Aaarrgggh! It's thriving, in a vegetable garden - what else would it be! I still can't believe it - especially since he left a puny little chard plant growing right next to them, and some weedy bitter overgrown mustard plants down the way a bit (he also pulled up all my lettuce plants I had purposely let go to seed so I could harvest the seeds - ok, they did look pretty weedy; and the last head of cauliflower - now that had to look like food). Sometimes I just don't understand how that man thinks!

Ok, I have to get over it. What's done is done. On another note: Two nights ago, the full moon rose over the middle of Prison Hill. Our house is pretty much square with the compass points, and the moon was due east, straight out from the deck and our big window. Then tonight, when I went out to close up the chicken coop, the moon was coming up waaaaay over to the northeast, clear over above the north end of Prison Hill. I couldn't even see it from our big window. Even though I've noticed the same thing before (was it this time of year? maybe), it's hard to believe the moon's orbit wobbled that much in only two days (they haven't bombed it yet, have they?). Or is the Earth wobbling on its axis? Maybe that's why we're having earthquakes and tsunamis? Can the ancient Mayans be right after all?

8 comments:

Carol said...

our husbands must be brother---mine gardens the same way as yours.

Annette said...

Funny you should mention the Mayans as I have been wondering the same. After much reading on the web it would appear that our magnetic poles are getting ready to switch, meaning north will become south and visa versa. I've also read where it is possible that the crust will actually shift around the core and place Alaska at the equator. Not sure I want to think about any of that atm!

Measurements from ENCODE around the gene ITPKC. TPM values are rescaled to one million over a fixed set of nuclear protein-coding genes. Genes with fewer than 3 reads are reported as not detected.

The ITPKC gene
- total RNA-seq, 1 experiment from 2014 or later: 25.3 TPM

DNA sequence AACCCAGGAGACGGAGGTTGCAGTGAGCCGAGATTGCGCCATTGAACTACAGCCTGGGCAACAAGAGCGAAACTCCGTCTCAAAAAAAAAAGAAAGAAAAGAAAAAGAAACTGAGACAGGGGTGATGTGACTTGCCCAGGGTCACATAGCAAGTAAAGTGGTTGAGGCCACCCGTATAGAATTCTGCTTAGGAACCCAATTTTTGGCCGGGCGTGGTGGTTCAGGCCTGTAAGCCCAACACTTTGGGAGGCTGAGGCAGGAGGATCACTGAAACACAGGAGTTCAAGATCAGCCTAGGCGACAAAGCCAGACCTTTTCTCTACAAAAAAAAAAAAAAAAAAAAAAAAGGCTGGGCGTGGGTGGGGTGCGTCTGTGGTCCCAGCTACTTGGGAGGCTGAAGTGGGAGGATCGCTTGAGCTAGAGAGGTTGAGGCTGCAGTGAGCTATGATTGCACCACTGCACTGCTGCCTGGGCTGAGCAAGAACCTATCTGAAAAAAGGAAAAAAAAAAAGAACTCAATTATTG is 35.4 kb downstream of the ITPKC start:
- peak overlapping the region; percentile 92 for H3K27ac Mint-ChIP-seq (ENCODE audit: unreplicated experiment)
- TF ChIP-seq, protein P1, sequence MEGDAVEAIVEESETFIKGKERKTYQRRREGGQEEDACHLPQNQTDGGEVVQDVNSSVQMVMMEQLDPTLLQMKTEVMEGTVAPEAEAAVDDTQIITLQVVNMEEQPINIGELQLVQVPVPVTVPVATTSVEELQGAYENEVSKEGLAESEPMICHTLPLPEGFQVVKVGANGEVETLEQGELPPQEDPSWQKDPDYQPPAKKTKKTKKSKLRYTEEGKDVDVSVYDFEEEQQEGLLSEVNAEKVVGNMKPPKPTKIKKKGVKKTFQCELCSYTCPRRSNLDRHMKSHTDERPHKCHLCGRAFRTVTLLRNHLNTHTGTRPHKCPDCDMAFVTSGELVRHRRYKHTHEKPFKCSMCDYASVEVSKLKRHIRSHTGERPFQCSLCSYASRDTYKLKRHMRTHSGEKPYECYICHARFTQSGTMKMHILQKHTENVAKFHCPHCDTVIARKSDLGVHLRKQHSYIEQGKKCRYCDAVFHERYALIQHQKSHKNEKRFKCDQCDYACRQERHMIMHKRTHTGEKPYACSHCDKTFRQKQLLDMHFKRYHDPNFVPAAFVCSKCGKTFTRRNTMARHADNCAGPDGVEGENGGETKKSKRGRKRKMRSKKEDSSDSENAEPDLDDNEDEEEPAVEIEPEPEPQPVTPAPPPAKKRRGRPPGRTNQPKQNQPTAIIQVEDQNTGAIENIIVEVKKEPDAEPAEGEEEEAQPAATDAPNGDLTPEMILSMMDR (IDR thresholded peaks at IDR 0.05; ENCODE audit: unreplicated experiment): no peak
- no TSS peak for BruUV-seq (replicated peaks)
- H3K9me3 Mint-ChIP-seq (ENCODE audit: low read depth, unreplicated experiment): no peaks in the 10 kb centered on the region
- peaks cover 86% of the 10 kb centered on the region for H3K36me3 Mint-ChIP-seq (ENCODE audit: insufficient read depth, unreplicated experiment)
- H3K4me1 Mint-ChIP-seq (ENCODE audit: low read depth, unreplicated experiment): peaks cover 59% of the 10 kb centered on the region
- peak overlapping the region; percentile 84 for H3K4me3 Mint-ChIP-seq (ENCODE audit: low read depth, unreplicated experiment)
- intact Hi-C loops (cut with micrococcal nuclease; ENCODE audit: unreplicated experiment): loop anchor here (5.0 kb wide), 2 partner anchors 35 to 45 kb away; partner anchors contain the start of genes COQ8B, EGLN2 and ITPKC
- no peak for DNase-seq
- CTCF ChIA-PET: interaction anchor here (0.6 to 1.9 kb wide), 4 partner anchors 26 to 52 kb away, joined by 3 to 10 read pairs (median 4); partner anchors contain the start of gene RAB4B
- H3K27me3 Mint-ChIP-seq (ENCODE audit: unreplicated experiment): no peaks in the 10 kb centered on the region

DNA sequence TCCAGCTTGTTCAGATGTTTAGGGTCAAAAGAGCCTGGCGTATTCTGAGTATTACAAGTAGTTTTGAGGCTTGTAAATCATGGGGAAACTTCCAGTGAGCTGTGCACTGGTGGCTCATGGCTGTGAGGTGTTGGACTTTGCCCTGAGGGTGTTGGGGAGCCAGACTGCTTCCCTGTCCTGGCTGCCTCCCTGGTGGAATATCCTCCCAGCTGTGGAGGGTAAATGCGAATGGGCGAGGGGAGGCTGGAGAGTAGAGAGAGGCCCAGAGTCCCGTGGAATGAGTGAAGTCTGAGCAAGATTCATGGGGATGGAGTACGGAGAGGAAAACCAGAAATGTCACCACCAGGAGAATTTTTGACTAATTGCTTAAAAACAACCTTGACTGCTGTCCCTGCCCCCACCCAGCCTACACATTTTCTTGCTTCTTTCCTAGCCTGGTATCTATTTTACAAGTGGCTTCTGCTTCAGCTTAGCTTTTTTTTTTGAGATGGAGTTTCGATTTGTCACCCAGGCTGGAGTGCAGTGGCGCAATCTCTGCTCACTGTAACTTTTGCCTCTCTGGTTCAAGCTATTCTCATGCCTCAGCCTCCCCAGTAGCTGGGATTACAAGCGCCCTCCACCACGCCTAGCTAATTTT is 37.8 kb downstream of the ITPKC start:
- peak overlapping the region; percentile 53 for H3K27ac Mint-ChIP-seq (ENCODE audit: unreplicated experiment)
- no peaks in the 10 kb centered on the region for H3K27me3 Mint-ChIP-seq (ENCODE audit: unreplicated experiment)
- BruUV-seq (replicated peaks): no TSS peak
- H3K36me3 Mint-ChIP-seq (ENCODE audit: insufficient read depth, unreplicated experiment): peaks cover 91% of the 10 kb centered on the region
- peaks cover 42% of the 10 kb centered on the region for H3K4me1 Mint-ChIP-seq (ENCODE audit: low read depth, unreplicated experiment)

Great news on the cabbages - I was gifted with 2 huge heads and am going to kraut them tonite. =)

Throwback at Trapper Creek said...

I'm shaking my head in agreement, we have resorted to picture drawing, and surveyors tape. I highly recommend them as marital aids ;)

Barb J. said...

I am coveting your cabbage! We have never been able to grow it to fruition here because of cabbage worms. But we keep trying!

Melynda said...

I am wanting to try my hand at sauerkraut, thanks for posting the link to the instructions.

Annodear said...

I'm thinking Aries doesn't like kale!

Interesting about the moon!!

Francesca said...

My husband doesn't do much work in the garden (mercifully) but he does help with cutting the grass, and this how this last spring I lost three lavender bushes (they were 4 years old, and pretty woody, nothing like spring grass!).

Margaret said...

Husbands...sheesh, can't live without them, well you know how the story goes. Sometimes they are so eager to help that..well they are just too eager:)
I have never grown cabbage or other cole crops until now. I started some brussel sprouts, broccoli and cauliflower seed in July and they are doing ok, I think. Some have had their leaves chomped so I might go purchase some Rotenone but only a few plants are affected so I might just take a wait and see approach.